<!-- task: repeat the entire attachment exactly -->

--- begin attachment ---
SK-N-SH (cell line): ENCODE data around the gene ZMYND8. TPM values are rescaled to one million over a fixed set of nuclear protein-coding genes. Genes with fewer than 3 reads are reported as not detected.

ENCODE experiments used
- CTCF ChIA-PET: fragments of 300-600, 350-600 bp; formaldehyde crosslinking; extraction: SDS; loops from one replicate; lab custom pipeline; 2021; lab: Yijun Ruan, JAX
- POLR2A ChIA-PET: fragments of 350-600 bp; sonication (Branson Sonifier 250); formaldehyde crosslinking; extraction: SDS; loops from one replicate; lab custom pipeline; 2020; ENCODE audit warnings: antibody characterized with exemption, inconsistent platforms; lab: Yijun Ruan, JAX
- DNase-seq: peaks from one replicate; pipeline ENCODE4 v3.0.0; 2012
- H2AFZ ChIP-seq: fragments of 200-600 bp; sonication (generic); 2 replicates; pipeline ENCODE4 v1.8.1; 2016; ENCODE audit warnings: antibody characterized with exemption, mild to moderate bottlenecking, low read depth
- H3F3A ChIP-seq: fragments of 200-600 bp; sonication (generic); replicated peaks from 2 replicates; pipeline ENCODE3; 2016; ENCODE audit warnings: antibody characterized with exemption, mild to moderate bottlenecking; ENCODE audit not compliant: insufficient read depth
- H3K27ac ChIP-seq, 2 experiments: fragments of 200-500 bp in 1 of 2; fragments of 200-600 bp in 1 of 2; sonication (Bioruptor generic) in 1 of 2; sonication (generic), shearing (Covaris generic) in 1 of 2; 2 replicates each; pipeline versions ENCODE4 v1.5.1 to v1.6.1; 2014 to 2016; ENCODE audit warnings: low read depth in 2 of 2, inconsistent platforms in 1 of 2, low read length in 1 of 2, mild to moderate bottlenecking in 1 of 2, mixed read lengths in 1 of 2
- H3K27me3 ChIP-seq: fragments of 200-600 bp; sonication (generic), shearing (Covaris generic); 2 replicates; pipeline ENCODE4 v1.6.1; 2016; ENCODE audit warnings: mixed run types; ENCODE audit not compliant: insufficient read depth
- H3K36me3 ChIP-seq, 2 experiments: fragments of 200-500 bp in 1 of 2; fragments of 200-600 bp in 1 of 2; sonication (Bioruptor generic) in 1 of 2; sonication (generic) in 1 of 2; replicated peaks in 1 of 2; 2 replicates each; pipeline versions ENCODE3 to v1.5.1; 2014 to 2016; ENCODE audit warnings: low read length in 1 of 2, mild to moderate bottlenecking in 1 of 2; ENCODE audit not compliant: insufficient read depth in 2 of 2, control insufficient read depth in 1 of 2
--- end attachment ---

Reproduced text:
SK-N-SH (cell line): ENCODE data around the gene ZMYND8. TPM values are rescaled to one million over a fixed set of nuclear protein-coding genes. Genes with fewer than 3 reads are reported as not detected.

ENCODE experiments used
- CTCF ChIA-PET: fragments of 300-600, 350-600 bp; formaldehyde crosslinking; extraction: SDS; loops from one replicate; lab custom pipeline; 2021; lab: Yijun Ruan, JAX
- POLR2A ChIA-PET: fragments of 350-600 bp; sonication (Branson Sonifier 250); formaldehyde crosslinking; extraction: SDS; loops from one replicate; lab custom pipeline; 2020; ENCODE audit warnings: antibody characterized with exemption, inconsistent platforms; lab: Yijun Ruan, JAX
- DNase-seq: peaks from one replicate; pipeline ENCODE4 v3.0.0; 2012
- H2AFZ ChIP-seq: fragments of 200-600 bp; sonication (generic); 2 replicates; pipeline ENCODE4 v1.8.1; 2016; ENCODE audit warnings: antibody characterized with exemption, mild to moderate bottlenecking, low read depth
- H3F3A ChIP-seq: fragments of 200-600 bp; sonication (generic); replicated peaks from 2 replicates; pipeline ENCODE3; 2016; ENCODE audit warnings: antibody characterized with exemption, mild to moderate bottlenecking; ENCODE audit not compliant: insufficient read depth
- H3K27ac ChIP-seq, 2 experiments: fragments of 200-500 bp in 1 of 2; fragments of 200-600 bp in 1 of 2; sonication (Bioruptor generic) in 1 of 2; sonication (generic), shearing (Covaris generic) in 1 of 2; 2 replicates each; pipeline versions ENCODE4 v1.5.1 to v1.6.1; 2014 to 2016; ENCODE audit warnings: low read depth in 2 of 2, inconsistent platforms in 1 of 2, low read length in 1 of 2, mild to moderate bottlenecking in 1 of 2, mixed read lengths in 1 of 2
- H3K27me3 ChIP-seq: fragments of 200-600 bp; sonication (generic), shearing (Covaris generic); 2 replicates; pipeline ENCODE4 v1.6.1; 2016; ENCODE audit warnings: mixed run types; ENCODE audit not compliant: insufficient read depth
- H3K36me3 ChIP-seq, 2 experiments: fragments of 200-500 bp in 1 of 2; fragments of 200-600 bp in 1 of 2; sonication (Bioruptor generic) in 1 of 2; sonication (generic) in 1 of 2; replicated peaks in 1 of 2; 2 replicates each; pipeline versions ENCODE3 to v1.5.1; 2014 to 2016; ENCODE audit warnings: low read length in 1 of 2, mild to moderate bottlenecking in 1 of 2; ENCODE audit not compliant: insufficient read depth in 2 of 2, control insufficient read depth in 1 of 2